Japanese drugmaker Daiichi Sankyo has moved the Supreme Court against the Delhi High Court’s June order that cleared the way for former Ranbaxy promoters Malvinder and Shivinder Singh to potentially sell a stake in Fortis Healthcare.
Japanese drugmaker Daiichi Sankyo has moved the Supreme Court against the Delhi High Court’s June order that cleared the way for former Ranbaxy promoters Malvinder and Shivinder Singh to potentially sell a stake in Fortis Healthcare. The SC is likely to hear the matter on August 11. Though the interim order of June 22 had ensured that the value of unencumbered assets held by the Singh brothers stake in holding companies – RHC Holding and Oscar Investments – should not change, the HC had said that “corporate transactions cannot be stalled at the behest of a decree holder, Daiichi in this case.” RHC Holdings has an 80.67% in Fortis Healthcare Holding while Oscar Investment holds the remaining 19.33%. Fortis Healthcare Holdings in turn has a 52.5% stake in Fortis Healthcare.
Daiichi, which is no longer the owner of Ranbaxy after it sold the company to another Indian pharmaceutical major Sun Pharma for $3.2 billion in 2014, had earlier sought to restrain the Singh brothers from selling assets, specifically Fortis Healthcare. A Singapore tribunal had last year ordered the Singh brothers to pay the Japanese drugmaker Rs 2,562-crore damages for concealing information regarding wrongdoing at Ranbaxy while selling it for $4.6 billion in 2008. The Singh brothers are contesting this arbitration award in the HC. Along with interest and legal fees, the total liability was last pegged at Rs 3,500 crore.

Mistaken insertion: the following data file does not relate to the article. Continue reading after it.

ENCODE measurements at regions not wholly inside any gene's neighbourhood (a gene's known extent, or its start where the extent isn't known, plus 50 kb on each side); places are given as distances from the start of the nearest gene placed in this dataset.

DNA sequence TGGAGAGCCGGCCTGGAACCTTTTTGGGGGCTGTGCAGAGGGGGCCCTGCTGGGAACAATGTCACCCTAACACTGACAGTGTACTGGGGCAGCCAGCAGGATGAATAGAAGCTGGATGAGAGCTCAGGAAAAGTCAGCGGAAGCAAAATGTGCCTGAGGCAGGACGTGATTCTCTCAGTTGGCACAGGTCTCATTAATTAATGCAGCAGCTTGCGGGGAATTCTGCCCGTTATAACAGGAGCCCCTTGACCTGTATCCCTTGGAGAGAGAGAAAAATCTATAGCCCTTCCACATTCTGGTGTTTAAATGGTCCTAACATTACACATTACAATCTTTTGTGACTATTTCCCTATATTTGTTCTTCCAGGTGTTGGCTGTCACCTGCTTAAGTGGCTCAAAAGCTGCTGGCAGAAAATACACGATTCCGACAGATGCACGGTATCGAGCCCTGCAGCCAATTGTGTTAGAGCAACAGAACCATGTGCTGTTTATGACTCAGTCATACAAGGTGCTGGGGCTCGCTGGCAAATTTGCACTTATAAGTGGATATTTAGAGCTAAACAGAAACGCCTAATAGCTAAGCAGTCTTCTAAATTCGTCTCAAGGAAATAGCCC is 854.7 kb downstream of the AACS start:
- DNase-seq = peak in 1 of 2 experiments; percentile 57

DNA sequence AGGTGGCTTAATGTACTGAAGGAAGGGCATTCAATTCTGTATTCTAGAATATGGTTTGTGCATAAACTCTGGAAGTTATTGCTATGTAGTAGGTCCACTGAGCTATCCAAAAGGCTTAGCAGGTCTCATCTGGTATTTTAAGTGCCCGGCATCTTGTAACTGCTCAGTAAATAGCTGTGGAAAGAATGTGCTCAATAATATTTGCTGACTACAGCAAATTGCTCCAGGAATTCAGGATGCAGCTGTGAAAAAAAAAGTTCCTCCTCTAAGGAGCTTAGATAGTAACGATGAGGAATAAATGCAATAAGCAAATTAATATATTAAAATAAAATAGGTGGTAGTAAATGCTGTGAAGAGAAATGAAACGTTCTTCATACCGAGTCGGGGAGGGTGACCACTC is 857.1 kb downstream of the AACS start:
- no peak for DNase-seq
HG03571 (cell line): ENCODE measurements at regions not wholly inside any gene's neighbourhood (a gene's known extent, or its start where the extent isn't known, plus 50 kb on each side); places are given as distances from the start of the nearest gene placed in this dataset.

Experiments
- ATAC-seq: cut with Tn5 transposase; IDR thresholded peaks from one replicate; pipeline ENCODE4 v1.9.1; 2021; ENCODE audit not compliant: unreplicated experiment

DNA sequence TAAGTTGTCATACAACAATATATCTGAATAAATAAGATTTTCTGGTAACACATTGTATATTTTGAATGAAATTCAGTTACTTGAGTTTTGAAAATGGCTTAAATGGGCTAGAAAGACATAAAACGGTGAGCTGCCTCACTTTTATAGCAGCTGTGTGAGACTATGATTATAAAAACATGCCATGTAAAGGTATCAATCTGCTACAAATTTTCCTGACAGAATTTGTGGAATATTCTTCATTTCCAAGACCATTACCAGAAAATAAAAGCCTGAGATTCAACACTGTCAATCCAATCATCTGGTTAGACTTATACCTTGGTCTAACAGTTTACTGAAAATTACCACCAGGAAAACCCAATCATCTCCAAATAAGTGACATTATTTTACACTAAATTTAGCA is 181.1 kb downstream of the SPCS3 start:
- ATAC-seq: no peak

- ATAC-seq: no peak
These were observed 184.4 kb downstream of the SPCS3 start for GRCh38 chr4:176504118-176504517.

Daiichi had alleged the brothers had concealed crucial information while selling majority stake in Indian drugmaker Ranbaxy Laborataries for $4.6 billion in 2008. However, soon after, the Indian company came under the scrutiny of the United States Food and Drug Administrator for non-compliance with the manufacturing standards for exporting drugs to the US. Daiichi– the then new owners of Ranbaxy – had agreed to pay $500 million in settlement fees in 2013, but sought legal recourse to recover the amount from previous promoters – the Singh brothers, following which a Singapore tribunal last year ordered the brothers to pay $385 million (Rs 2,562 crore) as compensation.